To Sydney with love – an evening with Manju Warrier and the talented artistes

Pic Courtesy – RBR Photography

By Sudha Kumar

‘Snehapoorvam’ (‘With love’) – A wonderful evening with Manju Warrier and a smorgasbord of Indian talent on Australian soil.

On 29 April 2018, Malayalam film ‘super lady star’ Manju Warrier along with an entourage of extremely talented people presented to Sydney siders ‘Snehapoorvam’, a unique bounty of talent, at the Penrith Panthers, Penrith, NSW, organised by IOZ Events.

From the South Indian traditional Kuchipudi recital, to melodies of yester years, to peppy numbers of recent times, to some fantastic electric fusion with plucking and popping of the string instruments, to eclectic renderings of timeless musical numbers and the grand old tabla resonating with some new vibrations, it was an evening of music and dance presented by some very versatile artistes that brimmed over with talent, tradition and energy.

The group consisted of Malyalam film actress Manju Warrier, Violin virtuoso – Balabhaskar and his big band, playback singers – Madhu Balakrishnan, Manjari, Naresh Iyer, Lakshmi Jayan and the very young talented Vignesh. The MC was Rajesh Keshav.

Beginning with the grand portrayal of a Keralan cultural visual, resplendent in its grandeur, the stage was taken by Rajesh, the MC, who did complete justice in introducing the artistes and engaging the audience for the next few hours.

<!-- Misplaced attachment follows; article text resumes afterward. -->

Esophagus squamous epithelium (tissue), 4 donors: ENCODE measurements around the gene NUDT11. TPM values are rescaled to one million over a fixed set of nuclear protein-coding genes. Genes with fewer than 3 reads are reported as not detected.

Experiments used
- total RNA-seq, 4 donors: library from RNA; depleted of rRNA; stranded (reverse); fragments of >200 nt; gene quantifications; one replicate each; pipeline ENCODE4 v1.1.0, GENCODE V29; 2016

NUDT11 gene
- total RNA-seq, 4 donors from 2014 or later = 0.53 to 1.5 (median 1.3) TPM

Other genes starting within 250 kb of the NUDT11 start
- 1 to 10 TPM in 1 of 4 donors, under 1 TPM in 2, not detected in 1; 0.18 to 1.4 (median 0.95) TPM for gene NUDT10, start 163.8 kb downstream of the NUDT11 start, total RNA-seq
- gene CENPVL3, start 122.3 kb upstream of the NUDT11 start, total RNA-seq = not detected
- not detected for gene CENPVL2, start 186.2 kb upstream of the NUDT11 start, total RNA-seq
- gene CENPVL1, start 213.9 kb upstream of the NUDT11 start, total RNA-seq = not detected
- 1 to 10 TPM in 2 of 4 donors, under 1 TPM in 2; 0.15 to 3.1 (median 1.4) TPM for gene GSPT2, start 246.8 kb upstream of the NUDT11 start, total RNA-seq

Malayalam film actress Manju Warrier – Popularly known, admired and loved for her acting prowess where she left a lasting mark in the heart and minds of people in strong and intense female character roles, in ‘Kanmadham’ and ‘Kannezhuthi pottum thott’ in the 1990s, returning after a sabbatical of about 14 years in 2014 with ‘How old are you’, which encouraged the masses to consider bio-farming, and more recently in ‘Udhaharanam Sujatha’ portraying the struggle that a single mother and domestic maid goes through to realise the dream of educating her teenage daughter, and then in ‘Aami’ a biopic of the Malayalam literary personality Kamala Surayya, whose literary works were ahead of its time, to ‘Mohanlal’ the story of a crazy Mohanlal fan, Manju Warrier has rarely left her fans wanting.

In Sydney, Snehapoorvam, portrayed another artistic facet of Manju. Classical dance. A genre/ tradition that demands rigorous training and dedication of countless hours over many years, the art form can only be mastered through unconditional commitment and a relationship with the art that runs strong and deep. Manju was exemplary and left the audience mesmerised. It was treat to the senses.

The repertoire commenced with paying obeisance to Lord Ganesha where Manju herself introduced the item, first by first thanking the organisers and then paying due respects to her Guru and parents. She portrayed the grand celestial dance of Lord Ganesha.

Then came the timeless story of Lord Krishna as a ‘Tharangam’. From childhood and adolescence through youth, an anthology of parables – Manju danced with expressions that literally spoke the stories. The ‘Thanrangam’ is unique to Kuchipudi where the dancer dances on a brass plate leaving the audience holding their breath in awe.